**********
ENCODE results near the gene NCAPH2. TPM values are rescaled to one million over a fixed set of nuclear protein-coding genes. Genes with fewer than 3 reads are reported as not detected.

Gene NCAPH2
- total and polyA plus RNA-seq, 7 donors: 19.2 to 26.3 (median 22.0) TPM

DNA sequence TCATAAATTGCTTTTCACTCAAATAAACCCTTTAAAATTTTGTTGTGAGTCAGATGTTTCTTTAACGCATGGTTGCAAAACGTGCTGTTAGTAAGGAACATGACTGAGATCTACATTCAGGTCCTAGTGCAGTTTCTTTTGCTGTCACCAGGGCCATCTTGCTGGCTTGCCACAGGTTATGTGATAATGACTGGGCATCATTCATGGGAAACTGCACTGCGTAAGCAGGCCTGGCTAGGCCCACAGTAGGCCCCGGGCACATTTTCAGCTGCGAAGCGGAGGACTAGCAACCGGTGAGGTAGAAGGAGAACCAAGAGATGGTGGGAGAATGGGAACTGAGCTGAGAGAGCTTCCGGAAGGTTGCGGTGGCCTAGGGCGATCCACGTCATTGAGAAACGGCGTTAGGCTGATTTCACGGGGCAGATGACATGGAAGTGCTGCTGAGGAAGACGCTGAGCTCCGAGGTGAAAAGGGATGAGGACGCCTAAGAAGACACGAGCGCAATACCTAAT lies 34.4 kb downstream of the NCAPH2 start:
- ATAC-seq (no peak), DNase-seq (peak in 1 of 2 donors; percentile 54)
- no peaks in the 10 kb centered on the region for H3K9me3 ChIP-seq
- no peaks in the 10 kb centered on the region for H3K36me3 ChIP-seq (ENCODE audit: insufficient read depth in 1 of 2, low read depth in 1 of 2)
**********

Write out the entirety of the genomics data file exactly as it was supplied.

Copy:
ENCODE results near the gene NCAPH2. TPM values are rescaled to one million over a fixed set of nuclear protein-coding genes. Genes with fewer than 3 reads are reported as not detected.

Gene NCAPH2
- total and polyA plus RNA-seq, 7 donors: 19.2 to 26.3 (median 22.0) TPM

DNA sequence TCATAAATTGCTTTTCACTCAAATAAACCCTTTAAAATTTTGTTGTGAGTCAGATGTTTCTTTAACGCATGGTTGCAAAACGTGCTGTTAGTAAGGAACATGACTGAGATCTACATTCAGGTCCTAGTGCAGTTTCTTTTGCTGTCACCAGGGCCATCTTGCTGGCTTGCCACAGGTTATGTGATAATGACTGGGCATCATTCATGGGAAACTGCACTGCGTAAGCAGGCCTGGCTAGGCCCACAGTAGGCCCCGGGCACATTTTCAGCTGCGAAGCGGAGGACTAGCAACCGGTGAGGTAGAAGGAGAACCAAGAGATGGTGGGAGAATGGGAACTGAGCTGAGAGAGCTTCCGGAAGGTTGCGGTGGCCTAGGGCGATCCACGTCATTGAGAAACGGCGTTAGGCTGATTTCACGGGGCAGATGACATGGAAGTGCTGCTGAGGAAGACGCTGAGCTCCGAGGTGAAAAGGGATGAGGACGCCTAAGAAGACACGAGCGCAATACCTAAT lies 34.4 kb downstream of the NCAPH2 start:
- ATAC-seq (no peak), DNase-seq (peak in 1 of 2 donors; percentile 54)
- no peaks in the 10 kb centered on the region for H3K9me3 ChIP-seq
- no peaks in the 10 kb centered on the region for H3K36me3 ChIP-seq (ENCODE audit: insufficient read depth in 1 of 2, low read depth in 1 of 2)